Teenage Motherhood on the BBC
On Wednesday 22nd May 2019, Kimberly Jamie was on BBC Look North and the Emma Barnett show on BBC Radio 5 Live sharing thoughts and findings from a Cancer Research UK grant which focused on health beliefs and behaviours of adolescent mothers.
The project was funded by CRUK as part of their focus on health promotion and cancer prevention in “harder to reach” groups and looked at health among young mothers in three areas of the UK – Belfast, Bristol and Northeast England. As part of the it’s 2019 We are Middlesbrough project (in which the BBC showcases stories from the town), the BBC was particularly interested in why it is that Middlesbrough has the highest teenage pregnancy rate in the UK and what life’s like for young mothers in Middlesbrough. As with most sociological questions, the answers are complex, multifaceted, and rooted in all sorts of factors such as families, education, locality, culture, work. Unfortunately, I only had a couple of minutes!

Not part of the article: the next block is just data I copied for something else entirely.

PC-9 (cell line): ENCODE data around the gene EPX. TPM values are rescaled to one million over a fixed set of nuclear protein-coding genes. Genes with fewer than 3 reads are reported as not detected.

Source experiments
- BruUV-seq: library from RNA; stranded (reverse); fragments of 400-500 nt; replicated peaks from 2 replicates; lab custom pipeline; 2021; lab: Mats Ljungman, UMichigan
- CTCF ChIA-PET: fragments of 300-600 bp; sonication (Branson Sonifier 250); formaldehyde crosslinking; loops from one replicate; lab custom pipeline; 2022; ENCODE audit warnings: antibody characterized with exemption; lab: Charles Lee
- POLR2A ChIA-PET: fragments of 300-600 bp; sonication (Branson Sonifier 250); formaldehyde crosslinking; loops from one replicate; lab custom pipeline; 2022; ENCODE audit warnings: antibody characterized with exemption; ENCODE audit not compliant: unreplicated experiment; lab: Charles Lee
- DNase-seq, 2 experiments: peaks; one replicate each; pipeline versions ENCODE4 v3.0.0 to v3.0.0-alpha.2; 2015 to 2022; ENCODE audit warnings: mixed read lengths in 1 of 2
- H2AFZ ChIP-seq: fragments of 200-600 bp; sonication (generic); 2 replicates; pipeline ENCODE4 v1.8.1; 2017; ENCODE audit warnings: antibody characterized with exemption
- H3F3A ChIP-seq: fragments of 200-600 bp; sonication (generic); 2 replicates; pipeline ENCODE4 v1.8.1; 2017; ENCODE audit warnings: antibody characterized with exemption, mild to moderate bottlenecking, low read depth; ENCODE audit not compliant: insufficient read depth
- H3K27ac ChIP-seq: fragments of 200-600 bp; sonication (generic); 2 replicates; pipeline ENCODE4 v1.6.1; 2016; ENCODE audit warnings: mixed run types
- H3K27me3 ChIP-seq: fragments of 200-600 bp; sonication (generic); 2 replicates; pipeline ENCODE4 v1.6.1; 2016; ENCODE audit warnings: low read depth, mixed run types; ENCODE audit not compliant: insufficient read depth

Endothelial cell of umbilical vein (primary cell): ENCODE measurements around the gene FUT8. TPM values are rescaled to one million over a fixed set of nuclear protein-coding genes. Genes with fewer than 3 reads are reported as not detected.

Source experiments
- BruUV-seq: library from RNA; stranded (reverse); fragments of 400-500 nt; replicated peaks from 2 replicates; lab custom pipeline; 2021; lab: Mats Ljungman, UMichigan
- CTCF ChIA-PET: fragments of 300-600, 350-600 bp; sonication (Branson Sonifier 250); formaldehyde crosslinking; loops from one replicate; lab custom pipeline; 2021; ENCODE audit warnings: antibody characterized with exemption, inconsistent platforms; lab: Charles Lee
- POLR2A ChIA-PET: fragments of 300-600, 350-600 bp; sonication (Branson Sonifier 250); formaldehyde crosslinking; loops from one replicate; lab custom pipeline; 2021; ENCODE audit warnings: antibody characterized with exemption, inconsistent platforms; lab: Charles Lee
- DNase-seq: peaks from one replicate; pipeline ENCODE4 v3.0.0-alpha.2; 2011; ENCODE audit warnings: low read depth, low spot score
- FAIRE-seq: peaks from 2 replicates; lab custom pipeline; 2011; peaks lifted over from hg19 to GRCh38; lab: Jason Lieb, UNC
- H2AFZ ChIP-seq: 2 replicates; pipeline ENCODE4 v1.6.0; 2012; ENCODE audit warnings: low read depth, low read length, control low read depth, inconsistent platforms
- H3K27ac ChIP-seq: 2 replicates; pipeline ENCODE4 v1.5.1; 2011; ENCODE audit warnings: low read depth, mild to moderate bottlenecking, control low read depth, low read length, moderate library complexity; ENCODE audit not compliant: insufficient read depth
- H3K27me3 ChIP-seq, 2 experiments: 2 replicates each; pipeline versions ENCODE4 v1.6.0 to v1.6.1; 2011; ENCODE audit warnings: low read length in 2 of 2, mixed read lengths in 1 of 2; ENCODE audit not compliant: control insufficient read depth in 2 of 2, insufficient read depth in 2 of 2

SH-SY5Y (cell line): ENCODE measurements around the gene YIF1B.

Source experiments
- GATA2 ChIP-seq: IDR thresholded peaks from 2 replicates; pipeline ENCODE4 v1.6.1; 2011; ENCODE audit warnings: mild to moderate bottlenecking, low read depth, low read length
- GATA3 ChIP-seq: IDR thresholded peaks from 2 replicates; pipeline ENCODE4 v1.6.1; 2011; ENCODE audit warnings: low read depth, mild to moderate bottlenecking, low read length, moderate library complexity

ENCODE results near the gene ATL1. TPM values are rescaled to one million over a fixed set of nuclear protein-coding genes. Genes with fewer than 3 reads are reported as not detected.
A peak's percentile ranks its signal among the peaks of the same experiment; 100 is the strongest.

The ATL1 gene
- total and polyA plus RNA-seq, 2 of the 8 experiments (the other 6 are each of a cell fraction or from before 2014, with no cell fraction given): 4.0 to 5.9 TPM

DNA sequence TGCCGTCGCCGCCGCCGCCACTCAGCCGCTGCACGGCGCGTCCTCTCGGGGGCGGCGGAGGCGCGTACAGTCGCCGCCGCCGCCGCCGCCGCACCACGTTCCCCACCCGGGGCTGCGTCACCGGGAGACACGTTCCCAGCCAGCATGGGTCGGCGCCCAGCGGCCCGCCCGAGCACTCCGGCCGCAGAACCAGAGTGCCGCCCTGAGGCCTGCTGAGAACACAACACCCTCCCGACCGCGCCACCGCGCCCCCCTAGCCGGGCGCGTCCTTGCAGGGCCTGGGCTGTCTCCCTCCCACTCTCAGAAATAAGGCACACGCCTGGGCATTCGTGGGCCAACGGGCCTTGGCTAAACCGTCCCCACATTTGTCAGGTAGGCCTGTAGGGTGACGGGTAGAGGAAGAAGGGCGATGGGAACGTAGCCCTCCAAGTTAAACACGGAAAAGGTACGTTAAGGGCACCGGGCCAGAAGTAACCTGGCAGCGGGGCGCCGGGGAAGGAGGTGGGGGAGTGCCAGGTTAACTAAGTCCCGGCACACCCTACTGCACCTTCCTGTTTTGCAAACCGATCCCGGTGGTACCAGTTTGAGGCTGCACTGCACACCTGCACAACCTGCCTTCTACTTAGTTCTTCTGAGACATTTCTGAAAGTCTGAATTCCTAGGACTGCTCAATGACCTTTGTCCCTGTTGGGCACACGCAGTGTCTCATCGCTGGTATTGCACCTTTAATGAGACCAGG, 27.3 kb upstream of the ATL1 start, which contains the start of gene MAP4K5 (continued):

What Kimberly shared with the BBC is the need for a more nuanced, sociological approach to teenage pregnancy where we stop seeing teenage pregnancy as a personal failure arising from “problem” families/areas/cultures.
While we know that teenage pregnancy is more likely to happen in circumstances of poverty and social exclusion, policy needs to stop asking what would prevent girls in these circumstances becoming pregnant and start asking why these circumstances (e.g. widening inequality, poor state education, housing and food poverty, insecure labour markets) exist in the first place. This would shift the focus/blame from individual young women and onto structural inequalities, which would alleviate some of the stigma that our participants described feeling on a daily basis.
Kimberly's research has also showed the need to listen to young mothers themselves. This shouldn’t mean asking them about what would’ve stopped them getting pregnant but talking to them about their experiences, their ambitions, their lives, their children, and what’s good about being a young mother. Our participants described teenage parenthood as an enriching experience which, in some cases, had shifted them onto a positive track in life, had cemented relationships with partners, and brought family closer together.
Some of the participants also talked about their educational and career ambitions which they could pursue later in life unencumbered by decisions about maternity leave and career breaks. Yet, these kinds of stories are invisible in policy-making, which continually frames teenage pregnancy, and by extension teenage mothers, as a problem to be “solved”.
The first paper from our research project can be found here: http://dro.dur.ac.uk/23909/ and you can catch the BBC programmes on iplayer.